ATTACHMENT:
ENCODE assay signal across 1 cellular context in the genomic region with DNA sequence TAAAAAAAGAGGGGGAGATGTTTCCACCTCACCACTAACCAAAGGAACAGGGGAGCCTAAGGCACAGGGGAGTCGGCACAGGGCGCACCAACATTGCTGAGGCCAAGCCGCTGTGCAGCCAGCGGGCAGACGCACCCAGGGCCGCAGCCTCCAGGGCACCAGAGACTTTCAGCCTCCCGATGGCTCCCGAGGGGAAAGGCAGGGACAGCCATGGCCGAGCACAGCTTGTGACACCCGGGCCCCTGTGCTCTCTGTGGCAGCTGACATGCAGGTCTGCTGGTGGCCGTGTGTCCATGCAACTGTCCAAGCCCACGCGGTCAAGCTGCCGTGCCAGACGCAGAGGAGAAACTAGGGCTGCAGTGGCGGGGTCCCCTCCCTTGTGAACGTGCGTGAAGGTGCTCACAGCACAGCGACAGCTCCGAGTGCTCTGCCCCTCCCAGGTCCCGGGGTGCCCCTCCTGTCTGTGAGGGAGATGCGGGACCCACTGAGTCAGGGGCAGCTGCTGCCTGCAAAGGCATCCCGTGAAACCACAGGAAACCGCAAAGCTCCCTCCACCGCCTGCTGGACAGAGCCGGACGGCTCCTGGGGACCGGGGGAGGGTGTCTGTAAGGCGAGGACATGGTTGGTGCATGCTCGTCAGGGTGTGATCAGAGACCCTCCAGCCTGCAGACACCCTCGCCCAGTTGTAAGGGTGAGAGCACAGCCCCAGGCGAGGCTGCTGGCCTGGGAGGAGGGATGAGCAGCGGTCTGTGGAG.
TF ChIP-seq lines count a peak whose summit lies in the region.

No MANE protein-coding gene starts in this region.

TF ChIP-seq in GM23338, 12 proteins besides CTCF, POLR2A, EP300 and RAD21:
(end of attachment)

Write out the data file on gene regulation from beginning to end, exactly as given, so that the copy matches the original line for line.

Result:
ENCODE assay signal across 1 cellular context in the genomic region with DNA sequence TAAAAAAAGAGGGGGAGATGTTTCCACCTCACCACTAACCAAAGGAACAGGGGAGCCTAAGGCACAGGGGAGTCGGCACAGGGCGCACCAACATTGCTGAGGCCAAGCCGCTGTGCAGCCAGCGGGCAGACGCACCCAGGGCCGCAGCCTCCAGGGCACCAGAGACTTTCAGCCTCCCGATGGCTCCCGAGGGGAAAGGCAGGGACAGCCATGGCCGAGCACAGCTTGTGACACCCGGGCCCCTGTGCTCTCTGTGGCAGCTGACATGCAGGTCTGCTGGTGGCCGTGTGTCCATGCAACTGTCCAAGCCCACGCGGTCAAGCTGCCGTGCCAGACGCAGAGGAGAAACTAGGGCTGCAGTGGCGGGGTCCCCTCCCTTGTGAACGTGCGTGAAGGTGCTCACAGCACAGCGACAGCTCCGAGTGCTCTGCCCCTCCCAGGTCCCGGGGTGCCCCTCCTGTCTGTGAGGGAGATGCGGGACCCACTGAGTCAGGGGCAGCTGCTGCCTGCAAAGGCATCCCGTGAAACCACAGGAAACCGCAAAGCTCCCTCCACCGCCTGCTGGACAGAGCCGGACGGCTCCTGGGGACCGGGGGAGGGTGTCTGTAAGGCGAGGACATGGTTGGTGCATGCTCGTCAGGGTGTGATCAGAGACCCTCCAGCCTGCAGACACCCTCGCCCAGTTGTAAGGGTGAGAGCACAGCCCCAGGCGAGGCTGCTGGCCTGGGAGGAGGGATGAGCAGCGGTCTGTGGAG.
TF ChIP-seq lines count a peak whose summit lies in the region.

No MANE protein-coding gene starts in this region.

TF ChIP-seq in GM23338, 12 proteins besides CTCF, POLR2A, EP300 and RAD21: